In this video, the instructor demonstrates gathering financial data, and shows how to gather financial data from the Federal Reserve Economic Database (FRED).
- [Instructor] All right, we figured out our question.…We're going to forecast a key variable…that our company has never thought about before.…Now we need to gather the data…that's going to let us do that forecasting.…The reality is that your firm and all businesses out there…have access to lots of data.…You might not realize it though.…You have proprietary data,…like customer data that's available to you,…but you also have publicly available data.…For instance, from the US Census Bureau…and the Federal Reserve.…The data that your going to need…depends on the question that is being asked.…
Typically, a mix of public and private data…is going to be what's needed in most circumstances.…Where can you get data…for a question you might be interested in answering?…Well, there's three different techniques.…First, you can buy it,…you can build it based on your own proprietary data,…or you can gather it for free.…There's lots of the data vendors out there…that will sell you data.…Just do a Google search and you'll find many of them.…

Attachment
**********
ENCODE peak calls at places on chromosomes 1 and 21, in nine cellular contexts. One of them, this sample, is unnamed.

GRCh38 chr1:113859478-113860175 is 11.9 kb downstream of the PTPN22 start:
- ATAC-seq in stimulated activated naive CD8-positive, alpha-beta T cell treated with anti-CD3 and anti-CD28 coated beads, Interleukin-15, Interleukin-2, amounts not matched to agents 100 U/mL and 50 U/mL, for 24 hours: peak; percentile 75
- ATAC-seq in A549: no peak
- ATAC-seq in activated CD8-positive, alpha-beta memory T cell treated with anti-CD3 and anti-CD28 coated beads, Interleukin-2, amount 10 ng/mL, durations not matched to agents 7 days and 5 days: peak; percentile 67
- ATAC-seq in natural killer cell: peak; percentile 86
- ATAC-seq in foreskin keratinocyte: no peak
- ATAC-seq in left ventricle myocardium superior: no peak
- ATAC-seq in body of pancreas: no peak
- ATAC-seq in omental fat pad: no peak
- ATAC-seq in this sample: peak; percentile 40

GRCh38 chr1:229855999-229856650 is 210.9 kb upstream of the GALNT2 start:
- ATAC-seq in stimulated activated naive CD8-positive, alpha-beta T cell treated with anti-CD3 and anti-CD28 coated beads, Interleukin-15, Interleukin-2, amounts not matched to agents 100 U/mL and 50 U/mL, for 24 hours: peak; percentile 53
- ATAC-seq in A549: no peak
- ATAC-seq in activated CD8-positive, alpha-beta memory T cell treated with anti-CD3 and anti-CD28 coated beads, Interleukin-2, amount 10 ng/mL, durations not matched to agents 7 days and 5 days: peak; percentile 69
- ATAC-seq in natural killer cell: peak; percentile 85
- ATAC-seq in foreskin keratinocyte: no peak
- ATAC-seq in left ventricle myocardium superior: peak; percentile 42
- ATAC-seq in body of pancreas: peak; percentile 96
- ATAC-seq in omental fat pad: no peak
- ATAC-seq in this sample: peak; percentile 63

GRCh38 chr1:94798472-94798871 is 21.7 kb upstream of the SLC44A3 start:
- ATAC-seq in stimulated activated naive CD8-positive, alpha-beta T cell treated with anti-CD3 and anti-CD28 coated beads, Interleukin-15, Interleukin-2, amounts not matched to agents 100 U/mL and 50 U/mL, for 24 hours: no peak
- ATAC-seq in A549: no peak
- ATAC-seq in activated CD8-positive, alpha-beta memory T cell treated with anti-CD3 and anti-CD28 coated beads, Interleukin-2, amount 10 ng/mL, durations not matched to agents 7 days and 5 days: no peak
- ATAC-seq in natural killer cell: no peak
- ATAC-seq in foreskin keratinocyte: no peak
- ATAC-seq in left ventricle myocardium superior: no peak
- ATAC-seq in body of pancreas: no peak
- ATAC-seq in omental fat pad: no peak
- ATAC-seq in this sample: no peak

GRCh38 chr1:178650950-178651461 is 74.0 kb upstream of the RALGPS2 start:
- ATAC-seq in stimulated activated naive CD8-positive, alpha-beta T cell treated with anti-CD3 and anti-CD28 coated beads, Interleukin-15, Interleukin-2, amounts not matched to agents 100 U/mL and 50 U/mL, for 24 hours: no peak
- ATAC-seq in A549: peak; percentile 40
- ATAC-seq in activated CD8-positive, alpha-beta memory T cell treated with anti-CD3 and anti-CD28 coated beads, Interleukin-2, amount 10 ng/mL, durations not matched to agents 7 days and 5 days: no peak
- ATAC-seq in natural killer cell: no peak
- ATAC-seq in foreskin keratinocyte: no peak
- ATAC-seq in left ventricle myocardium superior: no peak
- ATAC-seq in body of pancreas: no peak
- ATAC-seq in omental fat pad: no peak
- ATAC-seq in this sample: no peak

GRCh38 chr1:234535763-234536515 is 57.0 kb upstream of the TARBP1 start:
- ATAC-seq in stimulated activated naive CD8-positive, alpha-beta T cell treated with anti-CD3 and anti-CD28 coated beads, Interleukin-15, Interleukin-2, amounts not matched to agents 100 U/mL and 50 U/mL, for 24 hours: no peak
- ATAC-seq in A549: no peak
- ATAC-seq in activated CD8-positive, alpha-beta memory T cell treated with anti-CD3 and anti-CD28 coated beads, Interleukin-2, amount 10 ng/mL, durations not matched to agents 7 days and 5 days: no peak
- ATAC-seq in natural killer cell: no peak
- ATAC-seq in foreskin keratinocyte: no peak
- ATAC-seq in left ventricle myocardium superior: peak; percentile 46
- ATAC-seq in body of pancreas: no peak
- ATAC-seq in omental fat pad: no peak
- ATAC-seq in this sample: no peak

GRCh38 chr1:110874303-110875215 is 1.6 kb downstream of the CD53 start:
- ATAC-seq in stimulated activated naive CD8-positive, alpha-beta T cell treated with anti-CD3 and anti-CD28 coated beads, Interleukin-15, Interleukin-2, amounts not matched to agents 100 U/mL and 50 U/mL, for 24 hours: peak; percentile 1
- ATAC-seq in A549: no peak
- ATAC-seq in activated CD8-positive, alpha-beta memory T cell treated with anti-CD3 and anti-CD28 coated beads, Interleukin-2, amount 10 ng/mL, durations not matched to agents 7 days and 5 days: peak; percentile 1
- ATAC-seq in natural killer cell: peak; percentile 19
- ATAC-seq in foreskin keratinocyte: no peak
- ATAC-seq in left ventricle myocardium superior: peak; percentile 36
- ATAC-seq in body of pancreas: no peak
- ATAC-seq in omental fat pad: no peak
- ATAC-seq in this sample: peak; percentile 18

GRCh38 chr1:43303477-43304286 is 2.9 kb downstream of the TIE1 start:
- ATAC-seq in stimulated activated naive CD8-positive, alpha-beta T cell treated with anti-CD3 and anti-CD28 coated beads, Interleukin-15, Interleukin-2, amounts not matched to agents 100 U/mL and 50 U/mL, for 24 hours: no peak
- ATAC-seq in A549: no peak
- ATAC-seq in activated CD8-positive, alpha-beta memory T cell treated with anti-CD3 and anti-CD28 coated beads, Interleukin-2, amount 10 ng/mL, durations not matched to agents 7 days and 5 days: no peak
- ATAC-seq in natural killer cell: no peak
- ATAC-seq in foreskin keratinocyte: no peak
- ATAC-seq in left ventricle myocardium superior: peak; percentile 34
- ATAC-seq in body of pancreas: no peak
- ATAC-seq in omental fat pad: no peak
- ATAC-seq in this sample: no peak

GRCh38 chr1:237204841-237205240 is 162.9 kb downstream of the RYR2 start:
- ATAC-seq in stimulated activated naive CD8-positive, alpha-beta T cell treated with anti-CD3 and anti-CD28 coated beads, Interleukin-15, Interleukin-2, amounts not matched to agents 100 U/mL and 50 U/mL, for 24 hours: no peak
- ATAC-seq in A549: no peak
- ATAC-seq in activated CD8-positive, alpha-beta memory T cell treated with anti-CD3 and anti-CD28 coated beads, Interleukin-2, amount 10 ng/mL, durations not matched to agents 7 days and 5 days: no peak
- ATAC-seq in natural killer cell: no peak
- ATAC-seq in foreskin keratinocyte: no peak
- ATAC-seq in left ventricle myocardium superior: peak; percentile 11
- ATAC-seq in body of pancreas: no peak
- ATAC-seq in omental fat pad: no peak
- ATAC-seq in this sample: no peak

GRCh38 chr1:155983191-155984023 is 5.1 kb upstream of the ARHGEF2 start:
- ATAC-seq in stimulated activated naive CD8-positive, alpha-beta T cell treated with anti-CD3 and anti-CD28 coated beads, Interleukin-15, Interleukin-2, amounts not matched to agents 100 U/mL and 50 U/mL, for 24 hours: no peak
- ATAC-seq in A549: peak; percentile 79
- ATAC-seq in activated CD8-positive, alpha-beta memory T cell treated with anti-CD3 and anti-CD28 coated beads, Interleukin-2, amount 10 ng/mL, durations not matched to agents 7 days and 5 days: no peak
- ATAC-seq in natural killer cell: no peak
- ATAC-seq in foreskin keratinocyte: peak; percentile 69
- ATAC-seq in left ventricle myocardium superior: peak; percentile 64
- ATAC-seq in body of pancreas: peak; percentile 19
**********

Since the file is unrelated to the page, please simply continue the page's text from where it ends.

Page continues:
Join Professor Michael McDonald and discover how to use predictive analytics to forecast key performance indicators of interest, such as quarterly sales, projected cash flow, or even optimized product pricing. All you need is Microsoft Excel. Michael uses the built-in formulas, functions, and calculations to perform regression analysis, calculate confidence intervals, and stress test your results. You'll walk away from the course able to immediately begin creating forecasts for your own business needs.
- List the two methods of making decisions.
- Identify the most common method of conventional financial forecasting.
- Describe common challenges that come when trying to merge data.
- Assess the types of questions that business intelligence is best suited to answer.
- Distinguish the statistic that is most useful for estimating the impact of an X variable on a Y variable.